DEA notes that there are differences between the schedules of substances in the 1971 Convention and the CSA. The CSA has five schedules (schedules I-V) with specific criteria set forth for each schedule. Schedule I is the only possible schedule in which a drug or other substance may be placed if it has high potential for abuse and no currently accepted medical use in treatment in the United States. See 21 U.S.C. 812(b). In contrast, the 1971 Convention has four schedules (Schedules I-IV) but does not have specific criteria for each schedule. The 1971 Convention simply defines its four schedules, in Article 1, to mean the correspondingly numbered lists of psychotropic substances annexed to the Convention, and altered in accordance with Article 2.

Proposed Determination To Schedule Methiopropamine

On November 20, 2018, DEA requested HHS conduct a scientific and medical evaluation and recommend whether methiopropamine should be controlled under the CSA. On August 27, 2020 (dated August 25, 2020), HHS provided DEA a scientific and medical evaluation entitled "Basis for the recommendation to control methiopropamine and its salts in schedule I of the Controlled Substance Act" and a scheduling recommendation. Pursuant to 21 U.S.C. 811(b), following consideration of the eight-factors and findings related to the substance's abuse potential, legitimate medical use, safety, and dependence liability, HHS recommended that methiopropamine be controlled in schedule I of the CSA under 21 U.S.C. 812(b). Upon receipt of the scientific and medical evaluation and scheduling recommendation from HHS, DEA reviewed the documents and all other relevant data and conducted its own eight-factor analysis in accordance with 21 U.S.C. 811(c). Included below is a brief summary of each factor as analyzed by HHS and DEA, and as considered by DEA in its proposed scheduling action. Please note that both DEA and HHS eight-factor analyses are available in their entirety under the tab "Supporting Documents" of the public docket of this rulemaking action at http://www.regulations.gov, under docket number "DEA-737."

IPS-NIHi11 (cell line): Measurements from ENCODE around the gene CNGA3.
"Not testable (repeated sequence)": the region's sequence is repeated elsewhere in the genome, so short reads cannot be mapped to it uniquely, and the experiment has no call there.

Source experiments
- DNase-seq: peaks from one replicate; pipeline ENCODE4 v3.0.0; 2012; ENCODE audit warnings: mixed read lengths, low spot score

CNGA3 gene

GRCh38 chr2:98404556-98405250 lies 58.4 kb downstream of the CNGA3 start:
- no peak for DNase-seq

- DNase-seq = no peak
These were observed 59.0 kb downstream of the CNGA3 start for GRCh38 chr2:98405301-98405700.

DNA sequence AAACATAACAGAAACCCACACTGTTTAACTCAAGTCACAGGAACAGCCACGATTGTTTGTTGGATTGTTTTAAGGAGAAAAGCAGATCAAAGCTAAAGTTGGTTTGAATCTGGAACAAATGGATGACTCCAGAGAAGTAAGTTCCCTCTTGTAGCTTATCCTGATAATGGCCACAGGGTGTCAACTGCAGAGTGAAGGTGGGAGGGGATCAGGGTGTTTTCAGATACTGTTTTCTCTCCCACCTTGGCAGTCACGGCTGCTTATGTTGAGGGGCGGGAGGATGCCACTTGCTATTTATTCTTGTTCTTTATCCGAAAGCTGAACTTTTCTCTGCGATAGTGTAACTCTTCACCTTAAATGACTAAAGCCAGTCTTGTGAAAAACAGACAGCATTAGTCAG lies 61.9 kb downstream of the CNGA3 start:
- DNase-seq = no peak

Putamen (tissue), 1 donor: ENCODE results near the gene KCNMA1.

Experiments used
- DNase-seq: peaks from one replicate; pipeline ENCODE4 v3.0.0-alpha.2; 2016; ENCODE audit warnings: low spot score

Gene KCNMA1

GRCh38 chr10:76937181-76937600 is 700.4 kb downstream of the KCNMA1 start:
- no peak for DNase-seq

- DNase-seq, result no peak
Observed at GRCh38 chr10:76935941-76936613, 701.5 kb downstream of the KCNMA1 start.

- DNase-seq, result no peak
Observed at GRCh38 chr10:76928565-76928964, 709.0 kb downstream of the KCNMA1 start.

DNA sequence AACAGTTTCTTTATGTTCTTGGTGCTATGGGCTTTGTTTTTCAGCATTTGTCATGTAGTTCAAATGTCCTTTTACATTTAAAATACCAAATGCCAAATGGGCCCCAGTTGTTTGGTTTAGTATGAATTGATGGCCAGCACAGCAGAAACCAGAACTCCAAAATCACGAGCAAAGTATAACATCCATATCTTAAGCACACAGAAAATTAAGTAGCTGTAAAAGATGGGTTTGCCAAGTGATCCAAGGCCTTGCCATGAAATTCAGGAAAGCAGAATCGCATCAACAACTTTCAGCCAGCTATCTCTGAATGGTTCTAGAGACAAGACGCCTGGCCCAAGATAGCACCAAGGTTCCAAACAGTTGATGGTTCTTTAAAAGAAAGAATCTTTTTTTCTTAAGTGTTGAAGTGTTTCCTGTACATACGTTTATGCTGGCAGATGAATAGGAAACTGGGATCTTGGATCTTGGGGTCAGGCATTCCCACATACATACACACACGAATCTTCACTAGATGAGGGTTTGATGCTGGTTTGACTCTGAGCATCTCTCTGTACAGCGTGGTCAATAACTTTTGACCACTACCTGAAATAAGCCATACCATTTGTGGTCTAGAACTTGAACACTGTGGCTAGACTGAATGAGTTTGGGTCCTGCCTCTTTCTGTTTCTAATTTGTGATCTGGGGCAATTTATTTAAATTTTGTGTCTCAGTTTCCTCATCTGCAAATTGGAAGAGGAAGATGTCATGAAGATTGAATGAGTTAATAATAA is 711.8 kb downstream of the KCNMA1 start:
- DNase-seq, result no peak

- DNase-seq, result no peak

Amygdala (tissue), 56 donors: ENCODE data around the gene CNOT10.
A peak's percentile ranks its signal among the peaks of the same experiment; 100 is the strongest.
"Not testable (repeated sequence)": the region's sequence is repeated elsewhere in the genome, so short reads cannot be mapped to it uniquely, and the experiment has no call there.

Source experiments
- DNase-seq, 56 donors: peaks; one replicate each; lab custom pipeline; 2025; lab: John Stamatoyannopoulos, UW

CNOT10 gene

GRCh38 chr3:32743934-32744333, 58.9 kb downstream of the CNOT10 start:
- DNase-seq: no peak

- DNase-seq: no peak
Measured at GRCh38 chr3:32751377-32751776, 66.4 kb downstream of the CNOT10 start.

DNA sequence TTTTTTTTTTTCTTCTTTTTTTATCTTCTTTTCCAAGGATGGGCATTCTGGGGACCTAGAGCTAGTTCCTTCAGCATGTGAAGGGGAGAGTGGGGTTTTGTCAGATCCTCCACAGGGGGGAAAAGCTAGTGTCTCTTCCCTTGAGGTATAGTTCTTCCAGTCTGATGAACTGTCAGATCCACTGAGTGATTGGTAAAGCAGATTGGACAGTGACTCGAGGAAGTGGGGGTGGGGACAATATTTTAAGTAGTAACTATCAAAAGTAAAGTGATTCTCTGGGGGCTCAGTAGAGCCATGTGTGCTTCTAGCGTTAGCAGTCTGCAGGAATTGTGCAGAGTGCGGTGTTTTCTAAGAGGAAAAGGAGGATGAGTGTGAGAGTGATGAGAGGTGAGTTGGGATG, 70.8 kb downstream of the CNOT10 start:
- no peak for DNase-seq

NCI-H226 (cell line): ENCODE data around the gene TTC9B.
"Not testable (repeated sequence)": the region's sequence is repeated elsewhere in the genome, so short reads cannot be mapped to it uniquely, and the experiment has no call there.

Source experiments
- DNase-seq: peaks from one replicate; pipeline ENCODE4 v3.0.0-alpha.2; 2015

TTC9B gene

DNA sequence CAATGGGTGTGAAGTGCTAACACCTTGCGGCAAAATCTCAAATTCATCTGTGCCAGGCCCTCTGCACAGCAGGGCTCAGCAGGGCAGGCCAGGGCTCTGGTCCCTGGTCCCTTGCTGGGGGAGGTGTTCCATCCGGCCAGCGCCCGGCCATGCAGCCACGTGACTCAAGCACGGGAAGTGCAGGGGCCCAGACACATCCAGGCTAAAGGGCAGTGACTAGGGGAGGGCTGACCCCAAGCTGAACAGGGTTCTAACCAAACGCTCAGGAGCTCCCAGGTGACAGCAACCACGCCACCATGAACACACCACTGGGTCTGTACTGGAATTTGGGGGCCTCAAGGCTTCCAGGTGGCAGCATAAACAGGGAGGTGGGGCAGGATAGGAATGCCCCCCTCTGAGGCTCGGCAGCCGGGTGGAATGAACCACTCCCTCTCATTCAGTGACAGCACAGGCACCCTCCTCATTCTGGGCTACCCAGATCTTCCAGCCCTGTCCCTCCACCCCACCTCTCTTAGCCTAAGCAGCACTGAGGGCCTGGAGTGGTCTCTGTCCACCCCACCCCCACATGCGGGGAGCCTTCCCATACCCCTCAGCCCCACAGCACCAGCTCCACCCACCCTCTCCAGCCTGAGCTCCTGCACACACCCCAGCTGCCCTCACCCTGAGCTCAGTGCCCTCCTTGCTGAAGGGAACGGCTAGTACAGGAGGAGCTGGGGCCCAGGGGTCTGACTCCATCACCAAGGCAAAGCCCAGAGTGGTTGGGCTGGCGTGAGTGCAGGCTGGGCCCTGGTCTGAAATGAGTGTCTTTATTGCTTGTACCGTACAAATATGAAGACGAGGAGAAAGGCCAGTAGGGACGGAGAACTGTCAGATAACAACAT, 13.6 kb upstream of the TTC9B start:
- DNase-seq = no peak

1. The Drug's Actual or Relative Potential for Abuse: The term "abuse" is not defined in the CSA. However, the legislative history of the CSA suggests that DEA consider the following criteria when determining whether a particular drug or substance has a potential for abuse: \2\

---------------------------------------------------------------------------

\2\ Comprehensive Drug Abuse Prevention and Control Act of 1970, H.R. Rep. No. 91-1444, 91st Cong., Sess. 1 (1970); reprinted in 1970 U.S.C.C.A.N. 4566, 4603.

---------------------------------------------------------------------------

(a) There is evidence that individuals are taking the drug or drugs containing such a substance in amounts sufficient to create a hazard to their health or to the safety of other individuals or to the community; or

(b) There is significant diversion of the drug or drugs containing such a substance from legitimate drug channels; or

(c) Individuals are taking the drug or drugs containing such a substance on their own initiative rather than on the basis of medical advice from a practitioner licensed by law to administer such drugs in the course of his professional practice; or

(d) The drug or drugs containing such a substance are new drugs so related in their action to a drug or drugs already listed as having a potential for abuse to make it likely that the drug will have the same potentiality for abuse as such drugs, thus making it reasonable to assume that there may be significant diversions from legitimate channels, significant use contrary to or without medical advice, or that it has a substantial capability of creating hazards to the health of the user or to the safety of the community.

Both DEA and HHS eight-factor analyses found that methiopropamine has abuse potential associated with its abilities to produce psychoactive effects that are similar to those produced by schedule II stimulants such as amphetamine and methamphetamine

[[Page 49270]]

that have a high potential for abuse. In particular, the responses in humans to methiopropamine are stimulant-like and include tachycardia, anxiety, insomnia, perspiration, and hallucination.

Methiopropamine has no approved medical uses in the United States. Because this substance is not an approved drug product, a practitioner may not legally prescribe it, and it cannot be dispensed to an individual. The use of this substance without medical advice leads to the conclusion that this stimulant is being abused for its psychoactive properties.